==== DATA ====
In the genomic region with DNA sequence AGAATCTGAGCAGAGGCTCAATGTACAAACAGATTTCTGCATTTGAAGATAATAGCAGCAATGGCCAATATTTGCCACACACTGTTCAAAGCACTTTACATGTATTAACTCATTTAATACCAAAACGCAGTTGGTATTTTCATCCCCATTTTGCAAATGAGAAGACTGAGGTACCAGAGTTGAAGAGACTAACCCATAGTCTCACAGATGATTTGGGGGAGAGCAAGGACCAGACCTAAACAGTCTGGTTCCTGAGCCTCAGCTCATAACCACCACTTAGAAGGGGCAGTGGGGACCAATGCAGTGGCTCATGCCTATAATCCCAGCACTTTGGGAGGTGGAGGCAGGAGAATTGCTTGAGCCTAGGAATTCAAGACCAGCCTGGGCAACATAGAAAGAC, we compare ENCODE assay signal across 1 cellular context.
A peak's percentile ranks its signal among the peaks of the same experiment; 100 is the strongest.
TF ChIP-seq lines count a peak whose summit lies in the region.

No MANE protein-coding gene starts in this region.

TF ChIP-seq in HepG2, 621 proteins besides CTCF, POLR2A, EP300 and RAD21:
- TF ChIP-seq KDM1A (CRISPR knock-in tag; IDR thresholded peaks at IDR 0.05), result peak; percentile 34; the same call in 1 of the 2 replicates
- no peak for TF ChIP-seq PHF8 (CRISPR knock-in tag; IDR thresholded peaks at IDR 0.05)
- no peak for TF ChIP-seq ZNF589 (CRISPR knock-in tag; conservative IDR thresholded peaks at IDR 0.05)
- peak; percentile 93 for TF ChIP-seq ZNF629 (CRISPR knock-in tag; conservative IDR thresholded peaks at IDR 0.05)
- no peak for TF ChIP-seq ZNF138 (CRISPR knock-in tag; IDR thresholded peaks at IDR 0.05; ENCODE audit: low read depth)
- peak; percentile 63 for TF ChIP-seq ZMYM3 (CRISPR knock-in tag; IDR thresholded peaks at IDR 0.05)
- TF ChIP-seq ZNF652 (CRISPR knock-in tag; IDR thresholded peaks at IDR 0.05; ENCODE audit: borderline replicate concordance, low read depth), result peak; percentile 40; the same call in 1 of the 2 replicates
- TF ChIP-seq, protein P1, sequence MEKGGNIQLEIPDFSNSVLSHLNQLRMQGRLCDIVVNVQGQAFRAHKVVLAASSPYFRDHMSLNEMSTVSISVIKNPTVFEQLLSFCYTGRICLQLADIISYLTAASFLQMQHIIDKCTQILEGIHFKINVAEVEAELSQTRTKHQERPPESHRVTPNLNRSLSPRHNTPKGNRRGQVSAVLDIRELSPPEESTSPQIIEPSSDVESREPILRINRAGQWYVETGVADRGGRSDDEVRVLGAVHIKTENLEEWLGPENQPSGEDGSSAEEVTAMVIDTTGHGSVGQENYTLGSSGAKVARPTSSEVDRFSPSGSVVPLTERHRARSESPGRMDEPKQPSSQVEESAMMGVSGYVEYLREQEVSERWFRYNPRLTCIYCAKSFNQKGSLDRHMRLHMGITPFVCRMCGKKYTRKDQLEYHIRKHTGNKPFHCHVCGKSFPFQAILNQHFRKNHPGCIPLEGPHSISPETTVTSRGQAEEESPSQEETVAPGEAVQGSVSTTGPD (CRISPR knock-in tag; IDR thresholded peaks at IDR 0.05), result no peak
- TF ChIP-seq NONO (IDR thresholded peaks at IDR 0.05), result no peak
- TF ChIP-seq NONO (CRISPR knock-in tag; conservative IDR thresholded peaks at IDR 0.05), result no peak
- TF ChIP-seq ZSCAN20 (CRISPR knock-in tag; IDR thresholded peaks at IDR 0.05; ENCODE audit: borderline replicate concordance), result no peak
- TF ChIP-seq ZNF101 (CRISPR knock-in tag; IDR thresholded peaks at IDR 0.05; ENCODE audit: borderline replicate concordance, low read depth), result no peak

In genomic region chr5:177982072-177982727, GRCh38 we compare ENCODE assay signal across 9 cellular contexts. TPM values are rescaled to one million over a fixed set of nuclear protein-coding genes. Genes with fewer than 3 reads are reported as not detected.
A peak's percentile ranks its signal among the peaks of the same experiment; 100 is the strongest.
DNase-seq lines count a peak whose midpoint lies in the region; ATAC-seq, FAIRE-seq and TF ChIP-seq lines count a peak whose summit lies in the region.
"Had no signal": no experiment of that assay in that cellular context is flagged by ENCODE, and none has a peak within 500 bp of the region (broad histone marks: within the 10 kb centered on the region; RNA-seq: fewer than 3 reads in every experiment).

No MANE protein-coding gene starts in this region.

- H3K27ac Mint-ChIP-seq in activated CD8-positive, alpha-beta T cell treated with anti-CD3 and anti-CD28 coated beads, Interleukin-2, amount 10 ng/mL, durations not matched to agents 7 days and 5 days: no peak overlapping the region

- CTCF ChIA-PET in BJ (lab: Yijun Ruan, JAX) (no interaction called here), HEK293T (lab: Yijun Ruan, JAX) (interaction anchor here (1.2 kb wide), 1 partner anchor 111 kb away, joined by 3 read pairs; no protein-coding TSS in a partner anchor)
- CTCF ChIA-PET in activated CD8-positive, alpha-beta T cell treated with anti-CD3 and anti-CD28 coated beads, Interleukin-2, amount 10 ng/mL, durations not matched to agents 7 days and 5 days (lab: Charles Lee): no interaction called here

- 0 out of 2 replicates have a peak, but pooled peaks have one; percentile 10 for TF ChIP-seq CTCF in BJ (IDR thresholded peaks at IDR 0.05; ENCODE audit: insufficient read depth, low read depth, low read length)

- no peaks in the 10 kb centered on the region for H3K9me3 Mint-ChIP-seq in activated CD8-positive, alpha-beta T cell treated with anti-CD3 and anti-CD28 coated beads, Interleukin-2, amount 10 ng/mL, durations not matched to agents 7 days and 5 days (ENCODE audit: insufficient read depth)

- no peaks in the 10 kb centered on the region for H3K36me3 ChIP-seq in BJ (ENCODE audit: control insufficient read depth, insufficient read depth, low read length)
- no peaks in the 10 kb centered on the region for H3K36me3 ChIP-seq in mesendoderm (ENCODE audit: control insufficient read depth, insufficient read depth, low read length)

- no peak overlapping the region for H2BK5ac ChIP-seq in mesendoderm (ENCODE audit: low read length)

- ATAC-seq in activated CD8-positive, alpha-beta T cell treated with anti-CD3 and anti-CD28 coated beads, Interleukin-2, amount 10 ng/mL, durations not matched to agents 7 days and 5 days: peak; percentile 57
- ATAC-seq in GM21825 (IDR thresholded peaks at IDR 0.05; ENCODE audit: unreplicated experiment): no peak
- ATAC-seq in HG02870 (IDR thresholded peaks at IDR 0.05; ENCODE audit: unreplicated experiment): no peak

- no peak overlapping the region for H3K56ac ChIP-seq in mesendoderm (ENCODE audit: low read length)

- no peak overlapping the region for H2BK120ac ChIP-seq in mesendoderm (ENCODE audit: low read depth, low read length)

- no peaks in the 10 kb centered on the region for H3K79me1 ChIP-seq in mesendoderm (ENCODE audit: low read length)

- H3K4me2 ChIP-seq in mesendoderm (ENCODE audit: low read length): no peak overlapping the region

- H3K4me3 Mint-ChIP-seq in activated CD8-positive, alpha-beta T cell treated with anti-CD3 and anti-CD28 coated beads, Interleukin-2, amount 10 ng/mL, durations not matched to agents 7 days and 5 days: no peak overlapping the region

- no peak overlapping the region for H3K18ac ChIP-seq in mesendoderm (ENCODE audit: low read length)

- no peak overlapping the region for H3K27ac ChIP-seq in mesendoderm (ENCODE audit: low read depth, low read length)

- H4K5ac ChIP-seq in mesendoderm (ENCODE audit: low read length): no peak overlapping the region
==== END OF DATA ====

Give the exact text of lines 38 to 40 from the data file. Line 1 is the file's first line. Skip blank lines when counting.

- H3K4me3 Mint-ChIP-seq in activated CD8-positive, alpha-beta T cell treated with anti-CD3 and anti-CD28 coated beads, Interleukin-2, amount 10 ng/mL, durations not matched to agents 7 days and 5 days: no peak overlapping the region

- no peak overlapping the region for H3K18ac ChIP-seq in mesendoderm (ENCODE audit: low read length)

- no peak overlapping the region for H3K27ac ChIP-seq in mesendoderm (ENCODE audit: low read depth, low read length)